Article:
When it comes to retirement planning, annuities seem to be all the rage. As a consumer, it is hard to know what to believe because while some financial professionals think annuities are sent from heaven, others advise you to avoid them like the plague.
When making the decision about whether an annuity is right for you, make sure to ask yourself some important questions:
Do you understand it? In its simplest form, an annuity is a contractual agreement between you and an insurance company. You agree to give them money. They agree to give it back, over time. Your expectation is that they will invest it so that you can potentially get back more than you contributed. Many people identify with annuities because it has the familiarity of a paycheck. Nevertheless, they can be much more complex and elaborate. When making an annuity purchase decision, make sure you understand the insurance company’s promises, the limitations on access to your money, surrender charges, penalties, how it is invested, up-front and ongoing fees, and most importantly, the financial condition of the insurance company. Keep in mind that you pay the insurance company ongoing fees so that they can honor the guarantees they promised when you need the income. Make sure that they are in a position to make good on their promises before handing over any portion of your life savings.
How important is flexibility? If flexibility is one of your top priorities, then you may want to consider other options. Yes, annuities have come a long way in the past 20 years, and some even allow you to take lump sum withdrawals at your discretion. Nevertheless, some of the more traditional annuities, like the immediate annuity, do not have that option. Instead, once you purchase the product, there is no turning back. If you are the type of person who is likely to say “but it’s my money, why can’t I have it,” then begin looking for an alternative that does not have as many strings attached to its distribution options.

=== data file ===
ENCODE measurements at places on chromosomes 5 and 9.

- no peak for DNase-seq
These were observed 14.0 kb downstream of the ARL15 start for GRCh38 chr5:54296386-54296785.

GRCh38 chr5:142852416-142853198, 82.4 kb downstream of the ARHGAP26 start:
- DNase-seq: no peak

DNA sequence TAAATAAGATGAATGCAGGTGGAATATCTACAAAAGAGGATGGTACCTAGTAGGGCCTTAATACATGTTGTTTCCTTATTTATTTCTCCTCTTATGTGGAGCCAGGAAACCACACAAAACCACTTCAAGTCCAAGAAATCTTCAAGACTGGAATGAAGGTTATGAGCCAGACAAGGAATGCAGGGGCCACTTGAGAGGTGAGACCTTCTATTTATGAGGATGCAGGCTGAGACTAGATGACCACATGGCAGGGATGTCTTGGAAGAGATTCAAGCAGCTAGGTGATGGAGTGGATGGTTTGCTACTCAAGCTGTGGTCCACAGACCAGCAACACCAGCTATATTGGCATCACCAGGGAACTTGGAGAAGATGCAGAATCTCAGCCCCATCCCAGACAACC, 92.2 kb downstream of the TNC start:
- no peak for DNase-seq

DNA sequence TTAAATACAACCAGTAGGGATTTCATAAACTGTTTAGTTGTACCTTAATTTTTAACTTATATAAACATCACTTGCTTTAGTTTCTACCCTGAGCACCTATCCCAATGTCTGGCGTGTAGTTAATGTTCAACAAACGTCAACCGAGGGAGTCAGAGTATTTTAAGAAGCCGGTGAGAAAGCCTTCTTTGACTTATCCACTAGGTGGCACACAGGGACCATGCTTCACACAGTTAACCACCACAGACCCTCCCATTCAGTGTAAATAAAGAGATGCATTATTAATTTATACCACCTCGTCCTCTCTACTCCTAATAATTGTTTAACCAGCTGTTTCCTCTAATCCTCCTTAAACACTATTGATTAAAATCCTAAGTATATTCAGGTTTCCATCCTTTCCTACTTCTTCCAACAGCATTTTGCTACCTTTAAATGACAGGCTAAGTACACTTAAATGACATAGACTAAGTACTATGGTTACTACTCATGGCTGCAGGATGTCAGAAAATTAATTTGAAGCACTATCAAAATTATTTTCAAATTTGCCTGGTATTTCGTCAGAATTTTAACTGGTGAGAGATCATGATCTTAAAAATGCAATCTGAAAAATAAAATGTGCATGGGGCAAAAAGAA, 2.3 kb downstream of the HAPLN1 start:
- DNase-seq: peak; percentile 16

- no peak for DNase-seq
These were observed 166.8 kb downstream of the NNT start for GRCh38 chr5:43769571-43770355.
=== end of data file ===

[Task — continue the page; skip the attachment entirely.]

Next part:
Never miss a local story.
Is it important for you to leave an inheritance? Some annuities have a death benefit or a survivor benefit. Many do not and once you die, all benefits end. Before making an annuity decision, tell your financial adviser whether you want your spouse or heirs to benefit from anything left after your passing. Then, ask questions to develop a clear understanding of the beneficiary options for that contract. Death is a stressful time for loved ones, but your understanding of the death benefits can help alleviate the financial stress associated with this event.
Annuities are not appropriate for everyone, but there are situations when an annuity product makes sense:
• If you need a specific amount of income in retirement and know that you need to invest, but cannot stomach the constant fluctuations of the market, then an annuity may help. Some insurance companies offer annuity products that allow you to invest in the stock market, but use guardrails to protect certain components of your contract such as income withdrawals or the death benefit.
• Another condition is if you make the maximum contribution to your 401(k) and IRA, and want to contribute to another tax deferred account, then an annuity is an option. While there is no tax deduction for contributions, the investments inside the annuity can grow tax free. Then, when you request distributions (after age 59.5), you are taxed only on the earnings portion of your withdrawal.
Regardless of your final decision, make sure to consult objective financial professionals to help you weigh the benefits and drawbacks of this product within your overall investment and retirement strategy.
Life is a journey. Plan for it.